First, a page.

Imad Jafar, religion and art history
New York University – New York City, NY
“God is Beautiful and He loves beauty.”
“From the Divine Beauty the being of all things is derived.”
St. Thomas Aquinas
“The Good… [is] at once the Fountain and Principal of all beauty.”
It is evident that many of the great religions and philosophies of the ancient world understood the earthly phenomenon of beauty to be nothing less than a finite manifestation of the Infinite Beauty of the Divine. In other words, they believed that all temporal beauty—both that which was natural and that which was wrought by human hands (for more on this distinction, see end note)—did nothing but partake of Beauty Absolute; and this indeed explains why ancient man’s role in creating a work of sacred art served as much a sacramental as an artistic purpose. This traditional theory of beauty believed, moreover, the human figure to be the greatest example of earthly beauty, for the Divinity had crafted man, to use the phraseology of Genesis, in Its “own image” (Genesis I.26-27, V.1-2), a truth outlined in the Hindu doctrine in Bhāgavata Purāṇa XI.19: “Human birth … reflects My image,” and in the Islamic tradition in the widespread ḥadīth: “God created Adam in His own form” (cf. Greek Hermetica, Libellus I.12: “Man was very goodly to look on, bearing the likeness of his Father”).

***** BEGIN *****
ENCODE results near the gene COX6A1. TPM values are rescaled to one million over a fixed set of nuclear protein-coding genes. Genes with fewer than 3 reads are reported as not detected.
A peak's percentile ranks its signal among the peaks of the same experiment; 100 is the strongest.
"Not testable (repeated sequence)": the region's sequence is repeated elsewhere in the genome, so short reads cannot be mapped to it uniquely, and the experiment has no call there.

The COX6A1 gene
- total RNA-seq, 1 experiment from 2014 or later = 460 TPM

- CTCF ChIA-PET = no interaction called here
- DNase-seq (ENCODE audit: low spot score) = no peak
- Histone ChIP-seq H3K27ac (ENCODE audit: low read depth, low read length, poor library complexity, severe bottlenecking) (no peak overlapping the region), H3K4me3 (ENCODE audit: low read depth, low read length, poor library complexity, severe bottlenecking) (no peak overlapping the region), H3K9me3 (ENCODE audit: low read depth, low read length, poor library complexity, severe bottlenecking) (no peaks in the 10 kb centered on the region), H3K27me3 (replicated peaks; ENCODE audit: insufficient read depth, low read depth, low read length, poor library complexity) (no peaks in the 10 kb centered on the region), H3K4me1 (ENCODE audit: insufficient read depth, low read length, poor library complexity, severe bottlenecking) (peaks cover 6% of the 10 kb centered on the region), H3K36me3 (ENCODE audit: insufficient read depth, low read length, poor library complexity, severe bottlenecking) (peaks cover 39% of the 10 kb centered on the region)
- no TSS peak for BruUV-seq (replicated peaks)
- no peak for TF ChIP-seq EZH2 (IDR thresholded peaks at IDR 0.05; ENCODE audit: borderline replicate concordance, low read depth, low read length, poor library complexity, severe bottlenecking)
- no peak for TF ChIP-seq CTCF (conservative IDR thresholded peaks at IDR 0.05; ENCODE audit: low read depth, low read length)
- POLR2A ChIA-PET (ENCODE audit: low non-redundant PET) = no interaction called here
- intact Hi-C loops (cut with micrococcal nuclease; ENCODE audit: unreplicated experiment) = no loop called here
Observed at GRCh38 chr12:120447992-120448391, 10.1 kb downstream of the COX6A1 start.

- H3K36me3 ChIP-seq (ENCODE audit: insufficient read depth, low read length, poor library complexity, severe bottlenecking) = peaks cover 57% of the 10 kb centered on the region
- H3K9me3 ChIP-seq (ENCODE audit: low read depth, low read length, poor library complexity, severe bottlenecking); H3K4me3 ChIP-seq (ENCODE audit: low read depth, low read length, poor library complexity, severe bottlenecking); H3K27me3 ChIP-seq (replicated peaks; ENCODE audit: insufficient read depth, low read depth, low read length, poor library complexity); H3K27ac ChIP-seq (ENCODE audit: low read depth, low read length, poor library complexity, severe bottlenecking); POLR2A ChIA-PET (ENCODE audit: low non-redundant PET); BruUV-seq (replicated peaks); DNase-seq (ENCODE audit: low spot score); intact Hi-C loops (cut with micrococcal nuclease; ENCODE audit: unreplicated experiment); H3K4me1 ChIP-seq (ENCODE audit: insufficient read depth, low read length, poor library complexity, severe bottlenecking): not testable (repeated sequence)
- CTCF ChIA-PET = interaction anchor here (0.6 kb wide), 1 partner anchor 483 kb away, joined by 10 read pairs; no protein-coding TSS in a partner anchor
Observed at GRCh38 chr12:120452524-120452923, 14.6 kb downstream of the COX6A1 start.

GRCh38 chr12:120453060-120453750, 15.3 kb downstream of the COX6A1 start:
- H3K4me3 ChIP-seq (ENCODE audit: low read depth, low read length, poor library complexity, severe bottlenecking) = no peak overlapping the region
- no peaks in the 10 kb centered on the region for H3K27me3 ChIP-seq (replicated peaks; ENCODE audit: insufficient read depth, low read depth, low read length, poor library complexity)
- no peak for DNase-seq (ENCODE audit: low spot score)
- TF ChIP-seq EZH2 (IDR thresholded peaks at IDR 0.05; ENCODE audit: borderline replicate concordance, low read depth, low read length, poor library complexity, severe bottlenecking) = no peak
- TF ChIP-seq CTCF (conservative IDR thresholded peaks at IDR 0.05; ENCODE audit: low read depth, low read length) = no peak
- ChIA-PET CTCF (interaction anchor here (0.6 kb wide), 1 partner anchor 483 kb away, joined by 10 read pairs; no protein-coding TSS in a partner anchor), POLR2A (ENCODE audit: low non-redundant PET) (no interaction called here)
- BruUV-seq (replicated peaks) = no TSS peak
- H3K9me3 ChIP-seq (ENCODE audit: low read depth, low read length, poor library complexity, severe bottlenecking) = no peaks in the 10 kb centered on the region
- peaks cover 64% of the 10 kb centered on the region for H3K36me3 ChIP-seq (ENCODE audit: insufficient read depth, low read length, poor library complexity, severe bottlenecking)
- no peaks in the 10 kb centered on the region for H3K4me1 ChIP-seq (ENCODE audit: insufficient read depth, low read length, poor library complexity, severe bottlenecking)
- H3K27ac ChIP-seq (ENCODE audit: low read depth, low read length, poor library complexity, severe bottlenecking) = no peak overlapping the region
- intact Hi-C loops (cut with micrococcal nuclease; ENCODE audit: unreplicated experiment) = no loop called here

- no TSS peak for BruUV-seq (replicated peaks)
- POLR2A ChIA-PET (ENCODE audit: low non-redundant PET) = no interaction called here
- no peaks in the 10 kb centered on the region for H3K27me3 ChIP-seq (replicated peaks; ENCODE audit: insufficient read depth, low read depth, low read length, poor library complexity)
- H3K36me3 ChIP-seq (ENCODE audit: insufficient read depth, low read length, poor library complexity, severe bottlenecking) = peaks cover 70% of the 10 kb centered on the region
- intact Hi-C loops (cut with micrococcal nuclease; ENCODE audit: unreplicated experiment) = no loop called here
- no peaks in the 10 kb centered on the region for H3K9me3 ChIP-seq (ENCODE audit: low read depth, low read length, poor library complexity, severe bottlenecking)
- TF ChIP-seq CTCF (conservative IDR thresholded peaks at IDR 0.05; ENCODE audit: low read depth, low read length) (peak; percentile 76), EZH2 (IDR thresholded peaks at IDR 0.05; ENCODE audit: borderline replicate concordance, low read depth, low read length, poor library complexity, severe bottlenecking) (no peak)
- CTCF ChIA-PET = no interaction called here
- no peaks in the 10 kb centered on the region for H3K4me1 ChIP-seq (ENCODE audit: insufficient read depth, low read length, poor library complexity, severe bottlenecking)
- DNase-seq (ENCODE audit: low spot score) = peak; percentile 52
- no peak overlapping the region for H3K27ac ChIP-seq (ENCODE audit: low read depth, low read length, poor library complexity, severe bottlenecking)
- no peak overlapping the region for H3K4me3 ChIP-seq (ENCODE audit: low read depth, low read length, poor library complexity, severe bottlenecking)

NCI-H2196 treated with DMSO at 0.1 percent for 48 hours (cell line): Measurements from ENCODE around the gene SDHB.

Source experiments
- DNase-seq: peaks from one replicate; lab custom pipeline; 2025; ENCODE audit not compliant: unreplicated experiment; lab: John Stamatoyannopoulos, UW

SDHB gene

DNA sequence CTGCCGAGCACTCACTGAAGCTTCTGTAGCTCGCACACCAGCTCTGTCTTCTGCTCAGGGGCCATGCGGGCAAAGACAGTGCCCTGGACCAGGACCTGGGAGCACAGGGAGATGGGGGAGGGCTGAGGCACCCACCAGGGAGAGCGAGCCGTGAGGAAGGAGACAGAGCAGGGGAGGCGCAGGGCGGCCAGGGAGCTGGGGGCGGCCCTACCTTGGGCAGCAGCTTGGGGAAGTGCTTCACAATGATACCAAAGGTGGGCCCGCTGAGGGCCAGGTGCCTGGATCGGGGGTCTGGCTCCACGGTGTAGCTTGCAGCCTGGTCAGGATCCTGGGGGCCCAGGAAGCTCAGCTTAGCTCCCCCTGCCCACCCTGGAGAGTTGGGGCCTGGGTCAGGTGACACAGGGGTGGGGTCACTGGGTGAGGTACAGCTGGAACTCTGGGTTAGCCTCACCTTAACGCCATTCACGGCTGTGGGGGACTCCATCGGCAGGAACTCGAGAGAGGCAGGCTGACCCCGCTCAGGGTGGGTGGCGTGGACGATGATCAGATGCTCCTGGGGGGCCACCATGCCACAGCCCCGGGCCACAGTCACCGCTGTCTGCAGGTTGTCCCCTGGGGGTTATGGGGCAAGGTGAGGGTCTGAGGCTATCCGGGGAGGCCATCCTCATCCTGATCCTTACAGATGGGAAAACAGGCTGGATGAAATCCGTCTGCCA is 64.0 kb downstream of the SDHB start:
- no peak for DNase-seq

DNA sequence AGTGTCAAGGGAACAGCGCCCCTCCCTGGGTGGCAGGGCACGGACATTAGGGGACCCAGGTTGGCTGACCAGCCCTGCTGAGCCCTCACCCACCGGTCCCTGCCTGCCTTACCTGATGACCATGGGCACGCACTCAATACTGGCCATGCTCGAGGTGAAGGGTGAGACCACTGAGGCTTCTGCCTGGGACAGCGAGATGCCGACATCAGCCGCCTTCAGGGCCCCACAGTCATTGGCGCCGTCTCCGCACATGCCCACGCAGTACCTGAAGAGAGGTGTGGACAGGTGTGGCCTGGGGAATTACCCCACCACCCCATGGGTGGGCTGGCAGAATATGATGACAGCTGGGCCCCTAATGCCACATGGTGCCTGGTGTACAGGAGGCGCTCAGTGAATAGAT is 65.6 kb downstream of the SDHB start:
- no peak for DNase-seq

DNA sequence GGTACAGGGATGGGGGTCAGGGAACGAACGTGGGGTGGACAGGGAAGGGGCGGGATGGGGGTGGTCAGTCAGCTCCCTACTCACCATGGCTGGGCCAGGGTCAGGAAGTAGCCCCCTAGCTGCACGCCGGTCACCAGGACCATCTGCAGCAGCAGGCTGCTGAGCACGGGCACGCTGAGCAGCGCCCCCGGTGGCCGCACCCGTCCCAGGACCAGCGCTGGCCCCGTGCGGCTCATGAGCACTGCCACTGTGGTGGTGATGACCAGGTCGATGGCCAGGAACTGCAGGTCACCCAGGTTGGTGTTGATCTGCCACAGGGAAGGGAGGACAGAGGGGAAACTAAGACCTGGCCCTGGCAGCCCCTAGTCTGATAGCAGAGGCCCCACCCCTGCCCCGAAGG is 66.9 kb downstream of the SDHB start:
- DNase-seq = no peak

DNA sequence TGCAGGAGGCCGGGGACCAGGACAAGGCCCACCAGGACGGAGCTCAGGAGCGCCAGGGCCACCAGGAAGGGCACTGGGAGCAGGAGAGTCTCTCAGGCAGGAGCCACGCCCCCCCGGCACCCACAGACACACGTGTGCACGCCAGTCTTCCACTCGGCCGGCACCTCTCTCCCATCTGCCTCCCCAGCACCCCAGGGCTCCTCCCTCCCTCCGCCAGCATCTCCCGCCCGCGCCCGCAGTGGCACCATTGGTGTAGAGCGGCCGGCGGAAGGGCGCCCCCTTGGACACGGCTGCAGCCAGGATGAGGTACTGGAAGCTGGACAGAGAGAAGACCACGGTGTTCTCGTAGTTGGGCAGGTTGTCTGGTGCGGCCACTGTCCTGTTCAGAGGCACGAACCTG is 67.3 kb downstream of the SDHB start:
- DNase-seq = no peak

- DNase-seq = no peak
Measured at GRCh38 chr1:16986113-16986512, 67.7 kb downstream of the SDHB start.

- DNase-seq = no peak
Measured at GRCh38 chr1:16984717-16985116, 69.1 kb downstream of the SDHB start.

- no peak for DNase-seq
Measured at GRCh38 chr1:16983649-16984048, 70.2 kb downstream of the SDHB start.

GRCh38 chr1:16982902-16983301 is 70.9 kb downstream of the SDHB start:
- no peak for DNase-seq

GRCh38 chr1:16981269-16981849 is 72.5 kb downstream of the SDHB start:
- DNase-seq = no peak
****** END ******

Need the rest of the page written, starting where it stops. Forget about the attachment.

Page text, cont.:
The author of the Dionysian corpus tells us that “the Beautiful” is one of the sacred names of God, stating: “By the Beautiful all things are made one … [for] the Beautiful is the origin of all things” (Divine Names IV.5-7). Letting the Areopagite speak for the ancient metaphysical perspective as a whole, we can deduce from his words that the traditional theory asserts that the idea of beauty is one inseparable from the universal notion of Divine Unity, or of non-duality more generally, wherein all multiplicity—all of the Absolute’s innumerable aspects or names, of which the angels or devá are, as it were, the created personifications or embodiments—“are made one” by and in the glory of His “singular beauty.” The same principle occurs in the scripture of Islam: “God: there is no divinity save Him! To Him belong the most beautiful Names!” (Qur’ān XX.8). In accordance with the words of the Areopagite, the Qur’ānic mention of “Names” implies a certain multiplicity or plurality, but all such diversity is understood as ultimately converging in the Deity’s unity, viz. in Its capacity as the transcendent “Beauty above all beauty” (Pseudo-Dionysius, Liturgy).